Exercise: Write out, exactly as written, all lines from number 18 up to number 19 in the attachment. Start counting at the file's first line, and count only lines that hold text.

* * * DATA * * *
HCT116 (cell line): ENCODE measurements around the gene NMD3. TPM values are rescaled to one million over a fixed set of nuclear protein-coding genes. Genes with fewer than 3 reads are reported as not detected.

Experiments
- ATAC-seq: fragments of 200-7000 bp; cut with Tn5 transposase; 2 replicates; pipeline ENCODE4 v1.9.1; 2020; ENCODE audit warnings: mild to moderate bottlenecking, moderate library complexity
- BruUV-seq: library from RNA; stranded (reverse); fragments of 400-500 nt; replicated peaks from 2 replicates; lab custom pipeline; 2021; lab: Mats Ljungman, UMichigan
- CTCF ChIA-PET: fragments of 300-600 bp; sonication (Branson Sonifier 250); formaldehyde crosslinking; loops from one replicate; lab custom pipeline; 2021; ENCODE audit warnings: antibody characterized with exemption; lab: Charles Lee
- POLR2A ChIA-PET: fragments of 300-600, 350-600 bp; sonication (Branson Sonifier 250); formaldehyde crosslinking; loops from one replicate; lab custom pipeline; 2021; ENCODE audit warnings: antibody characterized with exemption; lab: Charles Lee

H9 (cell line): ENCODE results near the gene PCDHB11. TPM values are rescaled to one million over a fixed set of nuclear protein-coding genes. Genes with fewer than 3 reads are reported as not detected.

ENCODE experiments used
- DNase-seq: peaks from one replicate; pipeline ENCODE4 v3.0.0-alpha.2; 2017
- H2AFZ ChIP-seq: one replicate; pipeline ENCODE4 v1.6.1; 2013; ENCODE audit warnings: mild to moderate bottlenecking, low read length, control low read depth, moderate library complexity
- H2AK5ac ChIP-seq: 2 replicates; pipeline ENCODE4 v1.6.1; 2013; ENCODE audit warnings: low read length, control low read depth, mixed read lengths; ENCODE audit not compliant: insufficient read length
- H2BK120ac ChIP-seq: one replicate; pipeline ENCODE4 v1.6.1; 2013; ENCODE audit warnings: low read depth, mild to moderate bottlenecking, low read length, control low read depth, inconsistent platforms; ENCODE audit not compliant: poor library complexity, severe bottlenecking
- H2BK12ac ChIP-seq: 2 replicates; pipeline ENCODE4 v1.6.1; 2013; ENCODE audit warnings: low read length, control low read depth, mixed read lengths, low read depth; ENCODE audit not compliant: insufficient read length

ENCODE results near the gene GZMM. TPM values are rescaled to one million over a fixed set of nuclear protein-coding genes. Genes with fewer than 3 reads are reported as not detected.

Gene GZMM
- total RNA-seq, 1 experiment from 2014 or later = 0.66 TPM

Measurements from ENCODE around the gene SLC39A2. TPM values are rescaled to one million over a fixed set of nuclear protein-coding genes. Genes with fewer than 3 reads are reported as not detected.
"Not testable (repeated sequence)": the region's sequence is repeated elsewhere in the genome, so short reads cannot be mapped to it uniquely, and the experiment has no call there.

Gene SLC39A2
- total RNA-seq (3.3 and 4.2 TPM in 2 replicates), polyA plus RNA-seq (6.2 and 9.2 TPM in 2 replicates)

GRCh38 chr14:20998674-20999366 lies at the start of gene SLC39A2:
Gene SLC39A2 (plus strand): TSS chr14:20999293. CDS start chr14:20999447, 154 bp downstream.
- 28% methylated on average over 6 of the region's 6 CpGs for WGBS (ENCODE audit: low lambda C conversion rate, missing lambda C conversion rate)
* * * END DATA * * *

"Not testable (repeated sequence)": the region's sequence is repeated elsewhere in the genome, so short reads cannot be mapped to it uniquely, and the experiment has no call there.

Gene SLC39A2